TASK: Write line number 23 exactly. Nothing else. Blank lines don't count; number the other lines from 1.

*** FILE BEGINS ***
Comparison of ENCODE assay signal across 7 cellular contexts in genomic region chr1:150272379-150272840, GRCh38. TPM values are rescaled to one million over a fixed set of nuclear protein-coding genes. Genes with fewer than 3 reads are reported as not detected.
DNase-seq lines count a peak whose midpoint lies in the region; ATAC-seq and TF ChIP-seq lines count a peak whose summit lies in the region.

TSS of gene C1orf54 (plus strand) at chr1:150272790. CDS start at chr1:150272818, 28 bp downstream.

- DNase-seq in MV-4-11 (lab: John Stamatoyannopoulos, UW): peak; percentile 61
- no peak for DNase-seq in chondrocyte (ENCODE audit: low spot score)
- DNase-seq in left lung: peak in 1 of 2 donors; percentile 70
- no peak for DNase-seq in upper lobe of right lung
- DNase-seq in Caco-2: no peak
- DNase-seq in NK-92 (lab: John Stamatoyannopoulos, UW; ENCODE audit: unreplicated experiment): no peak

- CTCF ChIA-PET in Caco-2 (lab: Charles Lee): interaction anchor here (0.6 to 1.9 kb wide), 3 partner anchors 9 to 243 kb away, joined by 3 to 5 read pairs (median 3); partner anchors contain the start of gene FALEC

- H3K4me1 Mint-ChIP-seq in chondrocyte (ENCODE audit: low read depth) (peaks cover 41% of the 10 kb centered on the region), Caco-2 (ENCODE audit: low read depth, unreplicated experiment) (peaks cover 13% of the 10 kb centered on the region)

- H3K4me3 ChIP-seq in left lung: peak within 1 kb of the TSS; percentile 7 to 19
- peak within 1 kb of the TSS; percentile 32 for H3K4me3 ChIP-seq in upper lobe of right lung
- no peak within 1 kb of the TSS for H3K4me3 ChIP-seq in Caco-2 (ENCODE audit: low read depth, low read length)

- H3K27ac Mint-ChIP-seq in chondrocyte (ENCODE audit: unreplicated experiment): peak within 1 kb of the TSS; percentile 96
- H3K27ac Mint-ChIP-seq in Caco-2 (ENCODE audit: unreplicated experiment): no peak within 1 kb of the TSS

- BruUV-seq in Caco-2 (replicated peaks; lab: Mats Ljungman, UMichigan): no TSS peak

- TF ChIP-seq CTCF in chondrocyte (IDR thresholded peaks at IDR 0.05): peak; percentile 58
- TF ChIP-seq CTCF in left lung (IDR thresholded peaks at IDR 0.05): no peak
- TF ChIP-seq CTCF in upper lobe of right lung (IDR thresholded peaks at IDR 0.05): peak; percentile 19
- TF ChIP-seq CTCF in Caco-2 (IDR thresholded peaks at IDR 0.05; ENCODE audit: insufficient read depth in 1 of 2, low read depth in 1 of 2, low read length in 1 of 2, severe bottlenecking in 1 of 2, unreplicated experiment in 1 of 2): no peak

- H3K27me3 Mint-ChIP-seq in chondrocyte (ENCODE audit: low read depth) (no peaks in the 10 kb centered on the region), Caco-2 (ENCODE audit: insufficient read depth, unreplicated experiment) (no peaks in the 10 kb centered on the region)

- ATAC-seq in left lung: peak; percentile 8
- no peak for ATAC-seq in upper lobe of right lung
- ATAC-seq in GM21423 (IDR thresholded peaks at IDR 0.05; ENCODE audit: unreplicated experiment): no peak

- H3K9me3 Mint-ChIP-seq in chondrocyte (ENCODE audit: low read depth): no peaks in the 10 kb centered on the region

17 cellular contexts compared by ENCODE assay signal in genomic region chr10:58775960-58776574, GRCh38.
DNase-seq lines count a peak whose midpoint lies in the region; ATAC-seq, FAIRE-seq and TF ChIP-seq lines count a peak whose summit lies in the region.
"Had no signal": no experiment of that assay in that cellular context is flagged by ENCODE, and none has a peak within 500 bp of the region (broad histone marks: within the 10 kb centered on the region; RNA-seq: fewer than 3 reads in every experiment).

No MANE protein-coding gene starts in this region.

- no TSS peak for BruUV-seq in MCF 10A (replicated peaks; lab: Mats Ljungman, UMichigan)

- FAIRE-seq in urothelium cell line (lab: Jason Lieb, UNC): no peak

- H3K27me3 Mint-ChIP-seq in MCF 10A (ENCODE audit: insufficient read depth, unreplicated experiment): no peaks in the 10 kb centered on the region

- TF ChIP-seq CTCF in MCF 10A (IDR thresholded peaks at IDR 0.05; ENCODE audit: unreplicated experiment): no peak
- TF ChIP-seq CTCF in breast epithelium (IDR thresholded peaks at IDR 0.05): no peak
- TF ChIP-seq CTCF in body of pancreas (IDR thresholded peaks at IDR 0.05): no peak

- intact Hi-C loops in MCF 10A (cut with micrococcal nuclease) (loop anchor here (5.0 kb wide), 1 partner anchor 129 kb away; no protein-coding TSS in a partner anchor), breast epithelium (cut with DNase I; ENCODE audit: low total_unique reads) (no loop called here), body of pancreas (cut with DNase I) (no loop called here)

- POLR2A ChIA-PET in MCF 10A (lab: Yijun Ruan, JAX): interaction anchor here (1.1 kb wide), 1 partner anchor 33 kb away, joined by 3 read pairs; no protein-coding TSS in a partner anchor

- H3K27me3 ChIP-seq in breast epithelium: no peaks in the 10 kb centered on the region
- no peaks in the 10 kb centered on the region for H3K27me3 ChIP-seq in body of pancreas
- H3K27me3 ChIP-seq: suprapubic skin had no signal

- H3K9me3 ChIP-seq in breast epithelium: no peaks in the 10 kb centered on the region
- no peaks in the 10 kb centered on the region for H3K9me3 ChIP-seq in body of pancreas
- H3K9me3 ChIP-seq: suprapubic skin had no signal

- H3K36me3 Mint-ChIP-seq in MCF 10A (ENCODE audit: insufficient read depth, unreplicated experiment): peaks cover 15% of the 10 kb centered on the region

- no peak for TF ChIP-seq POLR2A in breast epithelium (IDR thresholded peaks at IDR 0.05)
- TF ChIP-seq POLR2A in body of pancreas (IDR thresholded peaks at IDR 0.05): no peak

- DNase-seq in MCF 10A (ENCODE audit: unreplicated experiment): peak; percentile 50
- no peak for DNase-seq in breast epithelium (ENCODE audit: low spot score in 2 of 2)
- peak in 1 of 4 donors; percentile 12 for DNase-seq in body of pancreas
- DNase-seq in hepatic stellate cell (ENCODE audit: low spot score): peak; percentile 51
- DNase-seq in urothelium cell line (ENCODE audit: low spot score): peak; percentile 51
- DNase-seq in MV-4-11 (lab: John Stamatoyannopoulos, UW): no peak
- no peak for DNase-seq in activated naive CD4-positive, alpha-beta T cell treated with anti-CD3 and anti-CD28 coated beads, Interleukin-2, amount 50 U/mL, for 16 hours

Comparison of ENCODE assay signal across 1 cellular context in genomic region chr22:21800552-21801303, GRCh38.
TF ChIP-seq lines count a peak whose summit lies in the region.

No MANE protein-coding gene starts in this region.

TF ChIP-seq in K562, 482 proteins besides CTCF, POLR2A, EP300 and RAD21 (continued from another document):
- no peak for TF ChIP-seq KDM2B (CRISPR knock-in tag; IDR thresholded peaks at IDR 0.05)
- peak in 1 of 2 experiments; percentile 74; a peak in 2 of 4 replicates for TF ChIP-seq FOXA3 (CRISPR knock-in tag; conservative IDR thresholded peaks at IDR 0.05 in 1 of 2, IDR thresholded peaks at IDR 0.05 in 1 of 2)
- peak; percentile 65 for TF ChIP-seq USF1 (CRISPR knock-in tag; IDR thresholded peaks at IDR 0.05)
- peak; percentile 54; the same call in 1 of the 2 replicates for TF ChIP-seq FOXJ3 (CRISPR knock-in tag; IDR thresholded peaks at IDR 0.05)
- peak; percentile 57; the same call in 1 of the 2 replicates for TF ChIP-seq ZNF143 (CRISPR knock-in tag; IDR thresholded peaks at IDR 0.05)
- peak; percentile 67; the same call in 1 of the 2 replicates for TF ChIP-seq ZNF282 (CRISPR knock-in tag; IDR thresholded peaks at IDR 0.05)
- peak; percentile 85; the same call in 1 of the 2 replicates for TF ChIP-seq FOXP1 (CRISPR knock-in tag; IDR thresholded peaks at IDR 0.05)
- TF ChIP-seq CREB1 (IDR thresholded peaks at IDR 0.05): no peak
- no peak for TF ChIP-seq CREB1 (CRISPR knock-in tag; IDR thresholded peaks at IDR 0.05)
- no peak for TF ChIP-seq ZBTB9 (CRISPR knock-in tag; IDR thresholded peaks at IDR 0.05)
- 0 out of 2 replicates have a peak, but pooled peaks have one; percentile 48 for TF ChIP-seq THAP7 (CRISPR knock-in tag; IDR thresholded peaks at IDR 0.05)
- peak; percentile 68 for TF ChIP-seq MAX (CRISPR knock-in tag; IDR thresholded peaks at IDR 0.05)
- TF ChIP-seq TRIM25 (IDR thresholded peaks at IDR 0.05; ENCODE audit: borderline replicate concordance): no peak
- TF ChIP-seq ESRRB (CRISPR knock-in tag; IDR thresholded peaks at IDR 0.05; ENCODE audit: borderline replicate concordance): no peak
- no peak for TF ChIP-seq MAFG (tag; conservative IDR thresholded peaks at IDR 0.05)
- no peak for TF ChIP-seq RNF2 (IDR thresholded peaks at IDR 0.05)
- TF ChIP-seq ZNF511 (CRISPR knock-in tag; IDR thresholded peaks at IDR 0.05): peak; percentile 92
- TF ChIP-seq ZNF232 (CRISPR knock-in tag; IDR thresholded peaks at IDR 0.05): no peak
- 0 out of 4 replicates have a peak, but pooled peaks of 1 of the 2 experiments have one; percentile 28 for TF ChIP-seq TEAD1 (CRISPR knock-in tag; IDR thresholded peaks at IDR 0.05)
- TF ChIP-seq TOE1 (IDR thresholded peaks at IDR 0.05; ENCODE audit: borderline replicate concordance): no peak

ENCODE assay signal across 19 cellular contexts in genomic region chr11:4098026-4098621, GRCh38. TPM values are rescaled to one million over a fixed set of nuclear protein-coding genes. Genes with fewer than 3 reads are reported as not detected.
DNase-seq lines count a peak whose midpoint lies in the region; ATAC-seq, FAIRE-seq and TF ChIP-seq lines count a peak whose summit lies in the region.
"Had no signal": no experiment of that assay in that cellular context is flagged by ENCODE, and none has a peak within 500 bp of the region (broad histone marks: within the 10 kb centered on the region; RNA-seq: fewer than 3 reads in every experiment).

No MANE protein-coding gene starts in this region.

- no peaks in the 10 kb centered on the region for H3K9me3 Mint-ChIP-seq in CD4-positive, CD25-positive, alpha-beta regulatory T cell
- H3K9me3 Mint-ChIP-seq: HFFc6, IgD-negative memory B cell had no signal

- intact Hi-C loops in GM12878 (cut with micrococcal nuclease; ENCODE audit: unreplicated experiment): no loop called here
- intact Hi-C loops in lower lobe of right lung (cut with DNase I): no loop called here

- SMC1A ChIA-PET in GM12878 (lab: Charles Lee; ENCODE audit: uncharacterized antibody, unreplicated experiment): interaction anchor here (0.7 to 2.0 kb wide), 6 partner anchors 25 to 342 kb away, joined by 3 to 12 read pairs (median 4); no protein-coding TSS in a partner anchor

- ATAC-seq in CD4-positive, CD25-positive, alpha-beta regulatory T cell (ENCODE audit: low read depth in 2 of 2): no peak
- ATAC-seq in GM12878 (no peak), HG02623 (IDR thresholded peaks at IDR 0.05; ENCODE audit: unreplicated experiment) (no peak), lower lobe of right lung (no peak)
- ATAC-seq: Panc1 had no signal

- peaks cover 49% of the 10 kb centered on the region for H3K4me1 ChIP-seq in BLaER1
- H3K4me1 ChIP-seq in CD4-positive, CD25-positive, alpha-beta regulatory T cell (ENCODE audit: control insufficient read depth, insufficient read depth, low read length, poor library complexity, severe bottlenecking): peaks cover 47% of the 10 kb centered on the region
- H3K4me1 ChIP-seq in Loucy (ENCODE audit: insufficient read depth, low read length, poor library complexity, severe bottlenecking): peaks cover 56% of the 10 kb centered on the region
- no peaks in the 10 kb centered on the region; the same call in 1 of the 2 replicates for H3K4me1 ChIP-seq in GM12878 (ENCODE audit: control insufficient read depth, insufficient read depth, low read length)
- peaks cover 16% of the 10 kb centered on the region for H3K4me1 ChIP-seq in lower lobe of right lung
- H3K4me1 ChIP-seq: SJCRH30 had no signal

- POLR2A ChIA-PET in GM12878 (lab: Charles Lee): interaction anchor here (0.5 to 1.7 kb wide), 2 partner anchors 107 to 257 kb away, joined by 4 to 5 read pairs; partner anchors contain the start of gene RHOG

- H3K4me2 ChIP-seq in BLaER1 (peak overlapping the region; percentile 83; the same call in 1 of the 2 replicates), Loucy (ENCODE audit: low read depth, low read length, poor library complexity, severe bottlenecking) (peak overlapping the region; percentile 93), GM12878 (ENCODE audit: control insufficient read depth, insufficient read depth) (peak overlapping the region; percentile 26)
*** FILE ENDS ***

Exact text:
- ATAC-seq in left lung: peak; percentile 8